In a General Information Letter addressing the tax treatment of benefit corporations, the Internal Revenue Service (IRS) stated that a taxable benefit corporation may deduct payments to charities as business expenses (and thus not subject to the 10% limitation on corporate charitable contributions) when the payments are for institutional or goodwill advertising to keep the corporation’s name before the public.
On June 2, 2016, the IRS issued General Information Letter 2016-0063, which clarifies the tax treatment of a benefit corporation’s payments to charitable organizations. This clarification is particularly important for benefit corporations, certified “B Corps,” taxable nonstock corporations, low-profit limited liability corporations (L3Cs), and other business entities that benefit the public as a means of generating goodwill for their businesses, because such organizations may desire to make payments to charitable organizations in excess of the 10% limitation on corporate charitable contributions.
The General Information Letter addresses a benefit corporation, which is a type of corporate entity—available in an increasing number of states—explicitly authorized to pursue financial returns while at the same time generating a material positive impact on society and/or the environment (i.e., a public benefit). Benefit corporations are taxable like other for-profit corporations. Importantly, the directors of benefit corporations are allowed to consider not only the profit-maximizing interests of their shareholders, but also the public benefit the corporation seeks to generate. They are also generally required to have a high degree of transparency. Many benefit corporations are also certified “B Corps,” a certification that B Lab issues to companies that meet various social sustainability and environmental performance standards as well as accountability and transparency standards. Typically, benefit corporations have shareholders, although the corporate form depends on the law of the state of jurisdiction.
For federal income tax purposes, a benefit corporation is treated the same as other taxable corporations, including the tax treatment of payments to charitable organizations. A significant tax issue is whether payments by a taxable corporation to charitable organizations are deductible as charitable contributions under Section 170 (with the 10% limitation), or as business expenses under Section 162 (which is not limited).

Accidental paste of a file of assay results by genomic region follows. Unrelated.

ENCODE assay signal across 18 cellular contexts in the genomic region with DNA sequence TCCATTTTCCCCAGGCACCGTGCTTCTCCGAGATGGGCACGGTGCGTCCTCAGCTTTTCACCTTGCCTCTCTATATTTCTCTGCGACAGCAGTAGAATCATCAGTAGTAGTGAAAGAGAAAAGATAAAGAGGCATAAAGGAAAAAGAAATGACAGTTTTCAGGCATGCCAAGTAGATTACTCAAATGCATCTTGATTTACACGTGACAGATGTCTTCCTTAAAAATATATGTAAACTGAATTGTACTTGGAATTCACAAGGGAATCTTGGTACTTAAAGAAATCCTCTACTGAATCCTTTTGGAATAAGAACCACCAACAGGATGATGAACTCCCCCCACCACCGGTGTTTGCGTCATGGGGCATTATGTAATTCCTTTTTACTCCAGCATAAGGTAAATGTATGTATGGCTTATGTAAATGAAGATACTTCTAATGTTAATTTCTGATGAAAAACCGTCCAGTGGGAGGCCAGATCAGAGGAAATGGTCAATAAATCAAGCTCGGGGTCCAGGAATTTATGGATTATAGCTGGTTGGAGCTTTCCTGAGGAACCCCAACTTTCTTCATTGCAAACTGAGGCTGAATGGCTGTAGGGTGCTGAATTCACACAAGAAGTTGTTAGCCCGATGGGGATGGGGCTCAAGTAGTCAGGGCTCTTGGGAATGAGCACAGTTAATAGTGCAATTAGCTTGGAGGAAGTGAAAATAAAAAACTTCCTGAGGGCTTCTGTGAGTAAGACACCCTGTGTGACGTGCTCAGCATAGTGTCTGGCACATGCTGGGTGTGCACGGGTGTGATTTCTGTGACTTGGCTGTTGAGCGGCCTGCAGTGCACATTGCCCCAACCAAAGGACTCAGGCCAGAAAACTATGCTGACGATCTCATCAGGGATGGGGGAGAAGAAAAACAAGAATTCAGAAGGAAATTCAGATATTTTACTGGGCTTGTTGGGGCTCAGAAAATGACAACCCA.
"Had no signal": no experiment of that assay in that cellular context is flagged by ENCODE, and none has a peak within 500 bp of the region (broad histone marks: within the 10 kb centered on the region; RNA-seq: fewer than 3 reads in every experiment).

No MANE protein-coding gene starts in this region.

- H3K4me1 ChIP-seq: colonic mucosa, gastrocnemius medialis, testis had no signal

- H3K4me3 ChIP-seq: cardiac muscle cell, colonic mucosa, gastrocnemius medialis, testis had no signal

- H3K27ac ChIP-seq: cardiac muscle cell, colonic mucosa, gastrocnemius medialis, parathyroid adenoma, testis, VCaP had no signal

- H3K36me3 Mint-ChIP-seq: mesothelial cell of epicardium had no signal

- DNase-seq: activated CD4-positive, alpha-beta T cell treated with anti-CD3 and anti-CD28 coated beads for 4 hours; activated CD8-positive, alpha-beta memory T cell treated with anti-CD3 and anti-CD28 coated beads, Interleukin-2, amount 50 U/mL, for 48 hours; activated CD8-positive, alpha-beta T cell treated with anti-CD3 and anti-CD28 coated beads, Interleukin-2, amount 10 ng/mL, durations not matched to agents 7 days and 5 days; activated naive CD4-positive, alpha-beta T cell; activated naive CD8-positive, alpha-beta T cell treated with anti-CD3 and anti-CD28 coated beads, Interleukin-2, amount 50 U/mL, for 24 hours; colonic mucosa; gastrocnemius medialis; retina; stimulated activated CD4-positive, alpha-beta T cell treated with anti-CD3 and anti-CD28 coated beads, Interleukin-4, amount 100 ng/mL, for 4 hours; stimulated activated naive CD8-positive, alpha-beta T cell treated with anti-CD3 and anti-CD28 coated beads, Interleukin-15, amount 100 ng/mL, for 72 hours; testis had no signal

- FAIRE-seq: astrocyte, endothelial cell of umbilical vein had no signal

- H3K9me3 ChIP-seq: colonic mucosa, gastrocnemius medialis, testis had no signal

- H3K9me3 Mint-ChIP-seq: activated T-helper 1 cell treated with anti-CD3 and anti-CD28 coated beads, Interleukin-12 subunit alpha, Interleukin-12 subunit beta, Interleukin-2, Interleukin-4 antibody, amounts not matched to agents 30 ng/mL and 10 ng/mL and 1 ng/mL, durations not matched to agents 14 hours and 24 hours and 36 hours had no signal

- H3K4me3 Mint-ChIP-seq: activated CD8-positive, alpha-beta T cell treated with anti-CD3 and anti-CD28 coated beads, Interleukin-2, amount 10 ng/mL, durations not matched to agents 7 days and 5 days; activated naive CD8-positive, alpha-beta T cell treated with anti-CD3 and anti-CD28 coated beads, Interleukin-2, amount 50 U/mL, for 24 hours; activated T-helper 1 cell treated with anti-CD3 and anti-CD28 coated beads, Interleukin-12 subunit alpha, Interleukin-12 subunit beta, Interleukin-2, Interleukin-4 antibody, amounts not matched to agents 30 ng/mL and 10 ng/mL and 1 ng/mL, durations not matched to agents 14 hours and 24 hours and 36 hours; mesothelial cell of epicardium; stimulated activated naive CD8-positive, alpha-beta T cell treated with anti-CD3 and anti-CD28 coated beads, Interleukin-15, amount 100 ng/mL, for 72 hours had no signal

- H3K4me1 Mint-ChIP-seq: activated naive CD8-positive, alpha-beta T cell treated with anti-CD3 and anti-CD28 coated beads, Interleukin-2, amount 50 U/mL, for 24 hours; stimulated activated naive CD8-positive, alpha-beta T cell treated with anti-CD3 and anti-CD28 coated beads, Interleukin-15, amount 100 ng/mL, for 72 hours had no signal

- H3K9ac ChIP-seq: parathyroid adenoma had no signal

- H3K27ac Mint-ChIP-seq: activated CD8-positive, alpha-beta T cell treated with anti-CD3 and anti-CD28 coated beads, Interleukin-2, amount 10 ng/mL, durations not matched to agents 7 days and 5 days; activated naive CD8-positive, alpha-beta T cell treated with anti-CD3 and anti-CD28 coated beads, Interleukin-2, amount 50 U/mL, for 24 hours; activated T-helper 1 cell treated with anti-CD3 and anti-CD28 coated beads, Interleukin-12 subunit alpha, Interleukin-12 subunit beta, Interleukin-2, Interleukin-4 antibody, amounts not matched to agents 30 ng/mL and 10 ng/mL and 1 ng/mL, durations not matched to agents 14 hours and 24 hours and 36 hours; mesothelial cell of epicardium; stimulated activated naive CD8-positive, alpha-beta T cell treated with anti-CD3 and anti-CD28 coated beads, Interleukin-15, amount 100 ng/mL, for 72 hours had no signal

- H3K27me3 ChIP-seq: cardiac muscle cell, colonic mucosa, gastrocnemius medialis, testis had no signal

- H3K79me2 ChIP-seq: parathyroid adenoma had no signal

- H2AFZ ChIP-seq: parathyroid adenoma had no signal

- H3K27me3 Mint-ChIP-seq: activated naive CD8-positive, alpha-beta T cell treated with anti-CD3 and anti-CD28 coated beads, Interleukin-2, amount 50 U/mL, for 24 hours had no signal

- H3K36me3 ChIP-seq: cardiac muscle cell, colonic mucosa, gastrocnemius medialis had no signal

Under Section 162(a), corporations may deduct “all the ordinary and necessary expenses paid or incurred during the taxable year in carrying on any trade or business.” These include payments for “‘good will’ advertising which keeps the taxpayer’s name before the public” if the payments “are related to the patronage the taxpayer might reasonably expect in the future.”
Business expense deductions are not allowed for payments that would be deductible as charitable contributions under Section 170. Payments are deductible as business expenses under Section 162 rather than as charitable contributions under Section 170 if they
This two-part test is illustrated by the following example: A transit company donates money to an organization intending to hold a convention in the city in which the transit company operates. The transit company has a reasonable expectation that the convention would augment the company’s income because the company expects a greater number of people to use its transportation facilities as a result of the convention.
Courts have found repeatedly that the consideration or other return benefit in exchange for a payment is what determines whether a payment is deductible as a business expense or as a charitable contribution. In each case, the key for classifying payments as business expenses is to examine the expected return benefit (e.g., how, precisely, the payment is likely to lead to additional business for the corporation).
The IRS has ruled that whether payments to charity are deductible as charitable contributions or as business expenses depends upon whether the payments are completely gratuitous, without consideration, or whether they bear a direct relationship to the taxpayer's business and are made with a reasonable expectation of a financial return commensurate with the amount of the payment.
The General Information Letter summarizes the relevant rules:
The letter concludes that a “benefit corporation making an expenditure for institutional or goodwill advertising to keep the corporation’s name before the public is generally treated as an expense under § 162(a). This rule applies even if the payment is made to a § 501(c)(3) organization.”